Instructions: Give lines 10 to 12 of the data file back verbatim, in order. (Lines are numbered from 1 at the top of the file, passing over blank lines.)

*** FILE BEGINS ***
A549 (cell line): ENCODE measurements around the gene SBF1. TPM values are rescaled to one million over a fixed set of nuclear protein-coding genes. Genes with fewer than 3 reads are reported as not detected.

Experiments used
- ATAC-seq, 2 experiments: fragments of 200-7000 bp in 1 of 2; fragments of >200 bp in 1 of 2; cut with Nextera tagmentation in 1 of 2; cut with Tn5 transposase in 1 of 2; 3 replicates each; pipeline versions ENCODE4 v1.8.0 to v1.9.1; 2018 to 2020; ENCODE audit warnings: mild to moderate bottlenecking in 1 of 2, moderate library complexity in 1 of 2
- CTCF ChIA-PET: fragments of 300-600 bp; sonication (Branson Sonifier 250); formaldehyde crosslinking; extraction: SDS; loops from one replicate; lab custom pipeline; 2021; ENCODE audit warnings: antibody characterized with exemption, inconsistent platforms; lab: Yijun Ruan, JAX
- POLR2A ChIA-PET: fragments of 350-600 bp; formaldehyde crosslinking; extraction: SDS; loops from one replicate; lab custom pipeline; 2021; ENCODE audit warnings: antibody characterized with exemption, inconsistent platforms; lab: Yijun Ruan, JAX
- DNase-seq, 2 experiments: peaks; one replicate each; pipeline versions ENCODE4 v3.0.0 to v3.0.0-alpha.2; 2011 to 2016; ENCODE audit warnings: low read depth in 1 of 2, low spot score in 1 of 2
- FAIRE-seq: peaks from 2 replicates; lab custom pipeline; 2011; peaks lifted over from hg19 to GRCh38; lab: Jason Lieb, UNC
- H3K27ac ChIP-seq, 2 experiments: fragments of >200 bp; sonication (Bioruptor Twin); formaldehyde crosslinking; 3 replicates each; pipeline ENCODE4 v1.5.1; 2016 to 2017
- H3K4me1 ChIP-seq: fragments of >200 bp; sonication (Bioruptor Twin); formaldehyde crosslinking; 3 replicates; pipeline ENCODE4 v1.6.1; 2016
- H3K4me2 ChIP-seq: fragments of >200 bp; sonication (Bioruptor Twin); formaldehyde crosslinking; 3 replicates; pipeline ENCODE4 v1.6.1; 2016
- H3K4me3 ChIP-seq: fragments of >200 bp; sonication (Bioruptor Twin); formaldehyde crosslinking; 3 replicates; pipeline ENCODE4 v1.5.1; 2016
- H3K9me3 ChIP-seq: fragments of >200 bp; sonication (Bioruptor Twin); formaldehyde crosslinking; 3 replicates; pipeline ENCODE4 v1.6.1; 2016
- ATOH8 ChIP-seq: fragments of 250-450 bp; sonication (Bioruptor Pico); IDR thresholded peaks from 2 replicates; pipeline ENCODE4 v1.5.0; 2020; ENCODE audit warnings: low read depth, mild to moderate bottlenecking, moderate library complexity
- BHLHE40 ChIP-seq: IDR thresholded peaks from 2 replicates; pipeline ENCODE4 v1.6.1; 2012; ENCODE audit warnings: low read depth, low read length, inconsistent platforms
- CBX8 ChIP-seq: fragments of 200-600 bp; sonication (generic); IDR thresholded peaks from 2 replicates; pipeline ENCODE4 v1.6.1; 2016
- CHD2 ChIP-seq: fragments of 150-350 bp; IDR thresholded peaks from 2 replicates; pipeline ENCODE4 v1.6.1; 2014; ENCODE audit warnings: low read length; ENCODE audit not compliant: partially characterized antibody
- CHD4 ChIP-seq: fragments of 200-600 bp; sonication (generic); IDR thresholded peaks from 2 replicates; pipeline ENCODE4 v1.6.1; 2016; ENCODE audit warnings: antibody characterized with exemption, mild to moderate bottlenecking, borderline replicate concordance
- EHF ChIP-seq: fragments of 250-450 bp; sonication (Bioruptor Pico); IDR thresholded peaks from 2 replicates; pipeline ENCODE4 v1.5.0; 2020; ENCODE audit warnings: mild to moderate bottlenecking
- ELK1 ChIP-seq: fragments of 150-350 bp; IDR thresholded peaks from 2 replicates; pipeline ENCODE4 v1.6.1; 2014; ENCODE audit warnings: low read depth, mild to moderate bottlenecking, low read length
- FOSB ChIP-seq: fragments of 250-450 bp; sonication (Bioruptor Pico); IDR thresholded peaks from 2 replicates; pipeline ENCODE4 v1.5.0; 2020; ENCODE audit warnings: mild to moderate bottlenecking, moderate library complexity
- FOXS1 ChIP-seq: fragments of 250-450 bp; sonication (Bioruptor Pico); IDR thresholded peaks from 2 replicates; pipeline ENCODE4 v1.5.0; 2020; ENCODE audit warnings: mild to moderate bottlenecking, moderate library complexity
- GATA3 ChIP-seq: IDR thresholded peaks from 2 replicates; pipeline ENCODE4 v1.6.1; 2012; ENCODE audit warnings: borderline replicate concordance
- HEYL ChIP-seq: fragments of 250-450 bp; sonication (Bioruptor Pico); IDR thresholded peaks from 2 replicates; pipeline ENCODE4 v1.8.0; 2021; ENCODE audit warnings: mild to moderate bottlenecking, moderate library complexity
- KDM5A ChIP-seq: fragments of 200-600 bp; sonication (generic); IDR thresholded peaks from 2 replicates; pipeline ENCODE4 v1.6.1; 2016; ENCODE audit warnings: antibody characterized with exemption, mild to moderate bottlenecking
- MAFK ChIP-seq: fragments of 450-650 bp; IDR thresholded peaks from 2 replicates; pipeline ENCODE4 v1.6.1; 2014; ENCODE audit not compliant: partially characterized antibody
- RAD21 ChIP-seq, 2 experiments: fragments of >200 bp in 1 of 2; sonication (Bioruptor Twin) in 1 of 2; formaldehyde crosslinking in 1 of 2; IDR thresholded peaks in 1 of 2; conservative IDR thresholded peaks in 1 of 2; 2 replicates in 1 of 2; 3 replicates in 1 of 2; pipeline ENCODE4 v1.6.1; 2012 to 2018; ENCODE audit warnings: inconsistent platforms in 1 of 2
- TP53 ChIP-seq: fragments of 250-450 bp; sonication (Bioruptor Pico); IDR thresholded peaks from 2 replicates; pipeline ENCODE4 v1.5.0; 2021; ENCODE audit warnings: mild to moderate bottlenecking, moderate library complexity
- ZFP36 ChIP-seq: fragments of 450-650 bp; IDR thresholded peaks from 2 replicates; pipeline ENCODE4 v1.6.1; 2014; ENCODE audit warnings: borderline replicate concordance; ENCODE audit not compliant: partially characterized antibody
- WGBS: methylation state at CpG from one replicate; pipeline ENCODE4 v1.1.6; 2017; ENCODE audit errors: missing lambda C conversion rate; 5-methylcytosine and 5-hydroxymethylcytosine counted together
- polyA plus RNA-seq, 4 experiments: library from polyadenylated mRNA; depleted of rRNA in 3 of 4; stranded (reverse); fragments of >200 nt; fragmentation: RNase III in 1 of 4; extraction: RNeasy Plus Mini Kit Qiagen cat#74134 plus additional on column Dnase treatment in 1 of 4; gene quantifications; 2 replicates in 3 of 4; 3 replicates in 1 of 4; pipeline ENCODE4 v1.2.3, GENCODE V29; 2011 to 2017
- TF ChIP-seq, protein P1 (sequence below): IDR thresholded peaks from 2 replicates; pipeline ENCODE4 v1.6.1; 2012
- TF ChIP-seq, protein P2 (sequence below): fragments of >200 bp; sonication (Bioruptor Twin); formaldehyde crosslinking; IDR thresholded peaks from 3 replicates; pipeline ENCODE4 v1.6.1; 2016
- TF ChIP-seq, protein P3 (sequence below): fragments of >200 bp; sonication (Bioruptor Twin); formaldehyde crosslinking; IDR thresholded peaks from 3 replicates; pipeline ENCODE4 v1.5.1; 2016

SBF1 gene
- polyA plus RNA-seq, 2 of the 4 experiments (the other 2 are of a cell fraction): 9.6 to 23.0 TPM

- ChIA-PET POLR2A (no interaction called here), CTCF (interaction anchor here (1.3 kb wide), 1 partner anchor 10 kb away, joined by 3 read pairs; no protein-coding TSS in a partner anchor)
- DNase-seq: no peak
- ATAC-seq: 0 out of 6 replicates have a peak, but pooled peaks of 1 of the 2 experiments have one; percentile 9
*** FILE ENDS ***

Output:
- H3K4me2 ChIP-seq: fragments of >200 bp; sonication (Bioruptor Twin); formaldehyde crosslinking; 3 replicates; pipeline ENCODE4 v1.6.1; 2016
- H3K4me3 ChIP-seq: fragments of >200 bp; sonication (Bioruptor Twin); formaldehyde crosslinking; 3 replicates; pipeline ENCODE4 v1.5.1; 2016
- H3K9me3 ChIP-seq: fragments of >200 bp; sonication (Bioruptor Twin); formaldehyde crosslinking; 3 replicates; pipeline ENCODE4 v1.6.1; 2016